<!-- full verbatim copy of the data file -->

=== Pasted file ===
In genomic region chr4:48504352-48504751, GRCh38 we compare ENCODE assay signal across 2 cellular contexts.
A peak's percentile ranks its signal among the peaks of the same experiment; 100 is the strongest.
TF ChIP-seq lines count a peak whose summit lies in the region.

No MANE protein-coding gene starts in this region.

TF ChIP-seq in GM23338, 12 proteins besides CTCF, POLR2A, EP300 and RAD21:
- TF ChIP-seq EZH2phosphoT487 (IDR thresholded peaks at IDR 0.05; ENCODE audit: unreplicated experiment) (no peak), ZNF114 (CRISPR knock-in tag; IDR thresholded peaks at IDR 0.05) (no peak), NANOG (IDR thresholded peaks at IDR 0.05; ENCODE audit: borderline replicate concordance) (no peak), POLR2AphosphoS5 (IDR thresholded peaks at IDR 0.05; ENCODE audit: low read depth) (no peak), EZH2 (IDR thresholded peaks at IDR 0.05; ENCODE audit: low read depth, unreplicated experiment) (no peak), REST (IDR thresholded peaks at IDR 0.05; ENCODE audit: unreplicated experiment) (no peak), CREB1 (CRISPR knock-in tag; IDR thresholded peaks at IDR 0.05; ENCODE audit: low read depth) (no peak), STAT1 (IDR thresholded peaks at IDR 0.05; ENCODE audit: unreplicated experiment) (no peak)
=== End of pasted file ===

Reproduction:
In genomic region chr4:48504352-48504751, GRCh38 we compare ENCODE assay signal across 2 cellular contexts.
A peak's percentile ranks its signal among the peaks of the same experiment; 100 is the strongest.
TF ChIP-seq lines count a peak whose summit lies in the region.

No MANE protein-coding gene starts in this region.

TF ChIP-seq in GM23338, 12 proteins besides CTCF, POLR2A, EP300 and RAD21:
- TF ChIP-seq EZH2phosphoT487 (IDR thresholded peaks at IDR 0.05; ENCODE audit: unreplicated experiment) (no peak), ZNF114 (CRISPR knock-in tag; IDR thresholded peaks at IDR 0.05) (no peak), NANOG (IDR thresholded peaks at IDR 0.05; ENCODE audit: borderline replicate concordance) (no peak), POLR2AphosphoS5 (IDR thresholded peaks at IDR 0.05; ENCODE audit: low read depth) (no peak), EZH2 (IDR thresholded peaks at IDR 0.05; ENCODE audit: low read depth, unreplicated experiment) (no peak), REST (IDR thresholded peaks at IDR 0.05; ENCODE audit: unreplicated experiment) (no peak), CREB1 (CRISPR knock-in tag; IDR thresholded peaks at IDR 0.05; ENCODE audit: low read depth) (no peak), STAT1 (IDR thresholded peaks at IDR 0.05; ENCODE audit: unreplicated experiment) (no peak)